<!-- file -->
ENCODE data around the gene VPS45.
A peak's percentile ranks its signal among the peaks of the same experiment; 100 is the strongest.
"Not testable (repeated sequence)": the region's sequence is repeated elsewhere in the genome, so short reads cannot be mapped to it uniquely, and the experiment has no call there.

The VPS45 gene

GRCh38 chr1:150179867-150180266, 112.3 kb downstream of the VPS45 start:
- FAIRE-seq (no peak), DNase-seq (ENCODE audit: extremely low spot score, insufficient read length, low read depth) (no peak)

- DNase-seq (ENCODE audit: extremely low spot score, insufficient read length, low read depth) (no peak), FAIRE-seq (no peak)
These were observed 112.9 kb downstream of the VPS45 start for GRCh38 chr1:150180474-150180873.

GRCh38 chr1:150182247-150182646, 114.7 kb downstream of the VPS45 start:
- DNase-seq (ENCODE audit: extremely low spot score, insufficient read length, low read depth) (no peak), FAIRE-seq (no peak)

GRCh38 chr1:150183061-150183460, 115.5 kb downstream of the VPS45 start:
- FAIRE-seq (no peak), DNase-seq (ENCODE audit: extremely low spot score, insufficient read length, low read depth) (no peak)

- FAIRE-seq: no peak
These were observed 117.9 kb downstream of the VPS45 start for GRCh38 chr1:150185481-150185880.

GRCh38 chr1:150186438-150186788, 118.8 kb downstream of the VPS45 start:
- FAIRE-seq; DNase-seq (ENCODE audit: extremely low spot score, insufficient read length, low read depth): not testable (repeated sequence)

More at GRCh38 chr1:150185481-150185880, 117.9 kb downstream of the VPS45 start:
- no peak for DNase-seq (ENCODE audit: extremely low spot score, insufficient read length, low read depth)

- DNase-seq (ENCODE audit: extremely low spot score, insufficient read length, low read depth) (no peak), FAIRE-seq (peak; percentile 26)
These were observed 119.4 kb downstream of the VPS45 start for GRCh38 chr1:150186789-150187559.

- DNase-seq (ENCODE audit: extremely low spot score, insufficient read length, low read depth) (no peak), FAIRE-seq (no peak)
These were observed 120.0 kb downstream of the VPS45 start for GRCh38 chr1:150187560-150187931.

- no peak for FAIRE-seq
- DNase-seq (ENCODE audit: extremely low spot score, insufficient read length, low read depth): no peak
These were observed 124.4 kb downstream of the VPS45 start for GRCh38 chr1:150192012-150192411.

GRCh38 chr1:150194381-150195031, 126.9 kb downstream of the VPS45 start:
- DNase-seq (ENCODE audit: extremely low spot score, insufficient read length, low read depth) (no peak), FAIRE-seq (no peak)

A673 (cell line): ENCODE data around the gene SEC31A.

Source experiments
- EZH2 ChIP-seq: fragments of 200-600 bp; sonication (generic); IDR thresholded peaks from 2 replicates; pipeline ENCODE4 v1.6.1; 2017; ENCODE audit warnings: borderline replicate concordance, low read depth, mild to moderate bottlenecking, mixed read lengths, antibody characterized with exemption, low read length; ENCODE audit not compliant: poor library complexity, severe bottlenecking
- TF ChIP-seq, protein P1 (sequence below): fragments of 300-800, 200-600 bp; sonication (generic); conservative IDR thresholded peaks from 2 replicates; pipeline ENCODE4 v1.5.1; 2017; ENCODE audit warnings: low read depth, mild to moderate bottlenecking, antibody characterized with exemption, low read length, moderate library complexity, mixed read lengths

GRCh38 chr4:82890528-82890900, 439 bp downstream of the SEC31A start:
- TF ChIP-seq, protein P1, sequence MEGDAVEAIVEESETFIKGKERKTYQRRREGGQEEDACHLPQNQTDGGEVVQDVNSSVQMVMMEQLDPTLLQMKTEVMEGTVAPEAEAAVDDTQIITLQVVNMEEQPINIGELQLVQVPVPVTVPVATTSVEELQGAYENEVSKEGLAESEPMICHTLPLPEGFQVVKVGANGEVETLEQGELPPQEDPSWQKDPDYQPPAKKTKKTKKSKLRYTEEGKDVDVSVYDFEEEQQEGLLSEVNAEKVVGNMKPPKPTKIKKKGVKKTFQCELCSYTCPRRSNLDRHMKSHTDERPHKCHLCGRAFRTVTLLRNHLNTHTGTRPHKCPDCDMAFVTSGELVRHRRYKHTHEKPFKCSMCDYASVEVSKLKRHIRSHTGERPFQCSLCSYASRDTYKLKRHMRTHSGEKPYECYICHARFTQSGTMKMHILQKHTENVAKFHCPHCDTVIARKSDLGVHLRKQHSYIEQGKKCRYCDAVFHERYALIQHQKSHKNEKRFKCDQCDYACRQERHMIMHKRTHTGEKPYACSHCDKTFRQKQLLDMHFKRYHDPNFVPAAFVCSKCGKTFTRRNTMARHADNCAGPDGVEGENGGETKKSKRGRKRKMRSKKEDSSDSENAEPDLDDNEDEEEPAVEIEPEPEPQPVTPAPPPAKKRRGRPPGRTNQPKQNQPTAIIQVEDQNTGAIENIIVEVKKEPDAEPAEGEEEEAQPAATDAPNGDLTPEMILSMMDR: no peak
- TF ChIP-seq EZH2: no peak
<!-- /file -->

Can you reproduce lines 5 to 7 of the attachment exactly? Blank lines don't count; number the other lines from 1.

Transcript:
GRCh38 chr1:150179867-150180266, 112.3 kb downstream of the VPS45 start:
- FAIRE-seq (no peak), DNase-seq (ENCODE audit: extremely low spot score, insufficient read length, low read depth) (no peak)

- DNase-seq (ENCODE audit: extremely low spot score, insufficient read length, low read depth) (no peak), FAIRE-seq (no peak)